Needed? No, but then again we really didn't need to change from the old school canti's either. I mean they stopped us. Same with Friction shifting....it shifted.... etc.
__________________
PSIMET Wheels, PSIMET Racing, PSIMET Neutral Race Support, and 11 Jackson Coffee
Podcast - YouTube Channel
Video about PSIMET Wheels

Psimet2001 is offline  
Old 03-31-15, 07:59 PM
  #19  
Stucky
Old Fart
 
Stucky's Avatar
 
Join Date: Dec 2014
Location: Bumpkinsville
Posts: 3,350

Bikes: '97 Klein Quantum '16 Gravity Knockout

Mentioned: 3 Post(s)
Tagged: 0 Thread(s)
Quoted: 162 Post(s)
Likes: 0
Liked 0 Times in 0 Posts
Originally Posted by Psimet2001 View Post
My cross bike complete with SRAM CX1 hydraulic disc weighs in at 16 lbs.

Disc overkill? Absolutely. As a wheelbuilder - gotta say I prefer how disc brake wheel fare, but I can always build a lighter rim brake wheel of course.

I guess I understand the hesitation, but here's the basics - you can't fight it. The whole industry is going disc. I can't fight it and I am in the industry. So - get used to it. Also: riding disc on the road, even at human speeds, is actually a LOT of fun. A whole helluva lot more fun than I thought it would be. More control overall.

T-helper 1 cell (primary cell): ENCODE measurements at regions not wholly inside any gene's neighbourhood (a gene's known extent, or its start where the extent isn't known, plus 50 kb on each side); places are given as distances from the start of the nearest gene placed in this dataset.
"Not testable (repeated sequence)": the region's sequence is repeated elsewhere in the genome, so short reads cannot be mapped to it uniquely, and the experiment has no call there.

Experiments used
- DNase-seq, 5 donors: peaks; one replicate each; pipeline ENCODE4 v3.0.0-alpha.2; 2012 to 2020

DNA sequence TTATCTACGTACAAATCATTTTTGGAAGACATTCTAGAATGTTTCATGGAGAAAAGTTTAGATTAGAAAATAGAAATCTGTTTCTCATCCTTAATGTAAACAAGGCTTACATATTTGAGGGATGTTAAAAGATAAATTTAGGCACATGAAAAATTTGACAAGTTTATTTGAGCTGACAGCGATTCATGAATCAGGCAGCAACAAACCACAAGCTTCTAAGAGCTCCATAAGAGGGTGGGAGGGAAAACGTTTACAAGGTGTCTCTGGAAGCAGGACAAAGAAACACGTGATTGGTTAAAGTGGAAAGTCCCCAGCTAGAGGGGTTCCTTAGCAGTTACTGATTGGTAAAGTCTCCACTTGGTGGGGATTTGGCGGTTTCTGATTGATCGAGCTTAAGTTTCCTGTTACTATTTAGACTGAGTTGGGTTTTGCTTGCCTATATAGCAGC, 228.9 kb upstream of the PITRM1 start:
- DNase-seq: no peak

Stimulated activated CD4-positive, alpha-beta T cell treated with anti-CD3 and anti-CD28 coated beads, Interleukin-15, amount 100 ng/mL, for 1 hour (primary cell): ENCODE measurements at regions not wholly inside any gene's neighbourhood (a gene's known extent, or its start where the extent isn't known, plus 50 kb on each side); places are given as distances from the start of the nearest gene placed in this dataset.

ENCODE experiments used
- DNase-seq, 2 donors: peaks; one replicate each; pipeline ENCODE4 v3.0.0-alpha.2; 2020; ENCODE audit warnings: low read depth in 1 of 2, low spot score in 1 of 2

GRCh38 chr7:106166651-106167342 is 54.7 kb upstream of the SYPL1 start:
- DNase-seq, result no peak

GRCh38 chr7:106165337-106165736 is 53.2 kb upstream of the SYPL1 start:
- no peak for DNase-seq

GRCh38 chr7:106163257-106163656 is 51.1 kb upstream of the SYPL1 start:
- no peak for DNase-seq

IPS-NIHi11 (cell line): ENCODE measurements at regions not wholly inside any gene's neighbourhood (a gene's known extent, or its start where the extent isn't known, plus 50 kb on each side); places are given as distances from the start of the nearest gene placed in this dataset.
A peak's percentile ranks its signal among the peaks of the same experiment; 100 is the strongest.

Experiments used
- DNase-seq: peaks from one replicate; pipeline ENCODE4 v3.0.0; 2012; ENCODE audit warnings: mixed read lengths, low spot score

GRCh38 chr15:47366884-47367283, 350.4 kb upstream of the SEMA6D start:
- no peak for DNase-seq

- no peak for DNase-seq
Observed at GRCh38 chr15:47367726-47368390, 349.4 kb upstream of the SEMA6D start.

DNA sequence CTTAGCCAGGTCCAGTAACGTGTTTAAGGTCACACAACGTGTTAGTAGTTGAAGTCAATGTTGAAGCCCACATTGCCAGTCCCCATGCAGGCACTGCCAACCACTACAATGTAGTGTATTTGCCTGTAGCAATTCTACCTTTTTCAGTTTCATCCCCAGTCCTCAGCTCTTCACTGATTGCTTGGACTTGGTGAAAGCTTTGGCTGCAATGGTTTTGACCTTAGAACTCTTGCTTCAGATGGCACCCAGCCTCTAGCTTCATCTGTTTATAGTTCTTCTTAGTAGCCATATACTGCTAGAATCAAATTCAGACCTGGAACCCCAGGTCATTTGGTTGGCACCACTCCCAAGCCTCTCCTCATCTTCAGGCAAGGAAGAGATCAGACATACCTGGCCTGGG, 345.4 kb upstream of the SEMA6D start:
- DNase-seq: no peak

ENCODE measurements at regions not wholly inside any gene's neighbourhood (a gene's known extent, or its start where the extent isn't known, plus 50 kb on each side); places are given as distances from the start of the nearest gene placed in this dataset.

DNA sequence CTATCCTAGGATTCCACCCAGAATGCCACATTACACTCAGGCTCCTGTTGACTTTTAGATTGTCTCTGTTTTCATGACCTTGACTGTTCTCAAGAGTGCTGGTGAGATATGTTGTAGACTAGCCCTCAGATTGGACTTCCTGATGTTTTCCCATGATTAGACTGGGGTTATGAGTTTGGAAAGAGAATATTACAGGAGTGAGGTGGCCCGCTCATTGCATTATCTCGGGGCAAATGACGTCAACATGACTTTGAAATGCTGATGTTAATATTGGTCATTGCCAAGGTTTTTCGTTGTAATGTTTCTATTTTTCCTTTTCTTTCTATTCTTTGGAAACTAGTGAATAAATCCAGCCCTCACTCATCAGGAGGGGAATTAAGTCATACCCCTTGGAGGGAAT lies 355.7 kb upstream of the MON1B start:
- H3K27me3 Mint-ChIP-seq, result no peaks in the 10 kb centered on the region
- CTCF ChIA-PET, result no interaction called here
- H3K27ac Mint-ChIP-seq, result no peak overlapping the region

Needed? No, but then again we really didn't need to change from the old school canti's either. I mean they stopped us. Same with Friction shifting....it shifted.... etc.
It may be where the industry's going (and I have no quarrel for MTB and CX, BTW)- but it's not where a lot of consumers (like myself) want to go- which tells me it will likely be a passing fad; like suspension forks for roadbikes a-la 1992.

Personally, my next bike will have downtube shifters (Whether friction or indexed, I don't care). As the industry is pushing electronic shifting and discs and such other BS., I'm wanting to return to the simple basics. Can't predict the future, but I've often been a good indicator of (in other spheres of endeavor) of what the market will do in a few years. Sometimes I'm ahead of my time; other times, I just represent a solid niche. We shall see; but just going by what i see on these forums, I'm not sensing an overall warm reception of discs by the mid and high-end road bike market. The industry's trying to dictate to the market, rather than serving it. That's not good for the industry. That often signals a major change in players.
Stucky is offline  
Old 03-31-15, 08:45 PM
  #20  
lkngro
Senior Member
 
Join Date: Sep 2014
Posts: 85
Mentioned: 0 Post(s)
Tagged: 0 Thread(s)
Quoted: 0 Post(s)
Likes: 0
Liked 0 Times in 0 Posts
This isn't a "good" or "bad" thing that disc brakes are becoming more popular. It's just preference. If you want something lighter, go with calipers. If you want more braking control/power, go with discs. Shimano is just adding to the available options for people who prefer discs and attempting to make it as good as a product as possible.
lkngro is offline  
Old 03-31-15, 09:20 PM
  #21  
cale